1994-1998: Various schemes proposed for making a quantum computer using different systems including photons, ion traps, superconductors, semiconductor quantum dots.
1998: Dr Bruce Kane, then a postdoctoral researcher at UNSW (now a researcher at the US Laboratory for Physical Sciences in Maryland), publishes a paper in Nature [Nature 393: p 133 (1998)] outlining the concept for a silicon-based quantum computer, in which the qubits are defined by single phosphorus atoms in an otherwise ultra-pure silicon chip.
The quantum information is encoded in either the spin of the electron or the spin of the P nucleus. This is the first such scheme in silicon – the material used for all modern day microprocessors.
Kane’s paper attracts great interest because: (i) Silicon is “industrially relevant”; (ii) Silicon electron “spins” have very long “coherence times” (hence, low error rates). This paper has now generated over 2000 citations.
Despite the great potential for a silicon quantum computer, the task of building devices at the single atom level is considered almost science fiction back in 1998.
2000: Prof Bob Clark establishes the ARC Special Research Centre for Quantum Computer Technology, headquartered at UNSW, to attempt to build a quantum computer.
The Centre has now expanded to become an ARC Centre of Excellence – with more than 150 researchers in Australia, and major collaborations world-wide.
The Centre now generates about 100 research publications a year.
Bob Clark retired from CQCT in 2008 to take up the role of Australian Chief Defence Scientist from 2008-2011. He now researches energy policy at UNSW.
Prof Andrew Dzurak (UNSW) and Prof David Jamieson (University of Melbourne) were founding chief investigators in CQCT and were charged with using ion implantation to build a silicon quantum computer.
Ion implantation is a technology for injecting “dopant” atoms (such as phosphorus) into modern silicon integrated circuits. As a “mass production” technology ion implantation is very attractive if we are ever to build a commercially viable large-scale silicon quantum computer processor chip.
2000-2009: Various researchers at CQCT contribute to ground-breaking single atom nanotechnologies – generating hundreds of papers.
Two main approaches:
- “Top-down” approach - using ion-implantation [led by Dzurak and Jamieson]
- “Bottom-up” approach – using scanning-probe lithography [led by Michelle Simmons
Despite the amazing progress in single atom nanotechnologies over the past decade, until now there has been no demonstration of a single electron spin quantum bit based on phosphorus donors, as first envisaged by Kane back in 1998.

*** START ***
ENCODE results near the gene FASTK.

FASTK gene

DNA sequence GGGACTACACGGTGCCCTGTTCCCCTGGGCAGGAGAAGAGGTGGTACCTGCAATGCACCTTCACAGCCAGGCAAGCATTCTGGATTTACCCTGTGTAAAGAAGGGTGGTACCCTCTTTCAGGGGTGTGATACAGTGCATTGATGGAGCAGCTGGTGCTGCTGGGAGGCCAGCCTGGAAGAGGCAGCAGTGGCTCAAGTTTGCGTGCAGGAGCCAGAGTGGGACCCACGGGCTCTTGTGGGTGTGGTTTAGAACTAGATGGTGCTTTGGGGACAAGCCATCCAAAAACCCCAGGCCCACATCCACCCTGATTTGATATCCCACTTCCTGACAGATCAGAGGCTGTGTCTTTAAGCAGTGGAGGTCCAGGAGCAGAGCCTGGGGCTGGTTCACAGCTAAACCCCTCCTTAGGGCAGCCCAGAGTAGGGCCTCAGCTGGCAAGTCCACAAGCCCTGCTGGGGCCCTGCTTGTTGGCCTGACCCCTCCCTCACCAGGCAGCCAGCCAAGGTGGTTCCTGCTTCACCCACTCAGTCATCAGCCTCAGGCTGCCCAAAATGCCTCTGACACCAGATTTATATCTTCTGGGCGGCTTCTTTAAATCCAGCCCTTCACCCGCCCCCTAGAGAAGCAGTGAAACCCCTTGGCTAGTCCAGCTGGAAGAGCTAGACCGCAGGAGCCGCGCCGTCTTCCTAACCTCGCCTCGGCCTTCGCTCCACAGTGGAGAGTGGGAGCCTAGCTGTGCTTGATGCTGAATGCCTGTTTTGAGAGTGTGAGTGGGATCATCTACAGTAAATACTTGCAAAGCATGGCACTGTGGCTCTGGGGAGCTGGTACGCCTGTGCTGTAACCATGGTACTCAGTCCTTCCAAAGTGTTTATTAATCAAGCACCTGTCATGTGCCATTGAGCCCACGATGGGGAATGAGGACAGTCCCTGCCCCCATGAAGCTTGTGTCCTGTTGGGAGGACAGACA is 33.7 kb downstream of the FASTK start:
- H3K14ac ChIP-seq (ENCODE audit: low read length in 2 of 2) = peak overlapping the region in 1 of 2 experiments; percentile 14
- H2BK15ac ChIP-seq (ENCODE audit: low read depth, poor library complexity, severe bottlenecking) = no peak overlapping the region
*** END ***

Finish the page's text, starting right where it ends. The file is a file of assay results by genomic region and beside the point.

Timeline for the ion-implanted (“top-down”) single-atom quantum bit
2006: Associate Professor Andrea Morello joins the team at UNSW, in the quest to build silicon qubits using the “top-down” approach. Morello brings a background in quantum spin physics, which is essential to the team.
Morello and Dzurak form a close partnership – aimed at realising the dream of a silicon quantum bit.
2008: The “Top-Down” team at UNSW conceives a new scheme to read out the spin of an electron on an implanted phosphorus donor.
Paper published in Physical Review B in 2009 [A. Morello et al., Phys. Rev. B 80, 081307 (2009)].
2009: Morello and Dzurak, and their experimental teams, see the first experimental evidence of the read out of the electron spin on a phosphorus atom in a qubit device.
2010: Paper published in Nature, describing the “Single shot readout of an electron spin in silicon” – the step of measuring a silicon qubit. [A. Morello et al., Nature 467: p687 (2010)]
2012: Paper published in Nature, describing “A single-atom electron spin qubit in silicon” – the final crucial step of writing information on an electron, to fully operate a silicon qubit. [J. Pla et al., Nature 489: p541 (2012)]
2013: Paper published in Nature, describing "High-fidelity readout and control of a nuclear spin qubit in silicon" -- or a functional qubit based on the nuclear spin of a single atom in silicon [J. Pla et al., Nature (2013) in press]
1. Centre of Excellence for Quantum Computation and Computer Technology (CQC2T): Australian centre of research excellence, headquartered at UNSW, in which Dr Morello and Prof Dzurak are project leaders. Founded in January 2000.
2. Australian National Fabrication Facility (ANFF): Founded in 2006 under the Australian Government’s National Collaborative Research Infrastructure Scheme. Provides infrastructure and technical support at UNSW for fabrication of the qubit devices.
3. Australian Research Council (ARC): Major funder of CQC2T via the ARC Centres of Excellence Scheme (a funder since 2000).
4. US Army Research Office: Funder of the Silicon Quantum Computer Program at UNSW and the University of Melbourne since 1999.
5. Australian Government Department of Innovation, Industry, Science, Research and Tertiary Education (DIISRTE): Major funder of ANFF through the National Collaborative Research Infrastructure Scheme and Super Science – Future Industries programs.
6. NSW Government – Department of Trade & Investment, Office of Scientific Research: Provides significant co-funding to CQC2T (since 2003) and also to ANFF (since 2006).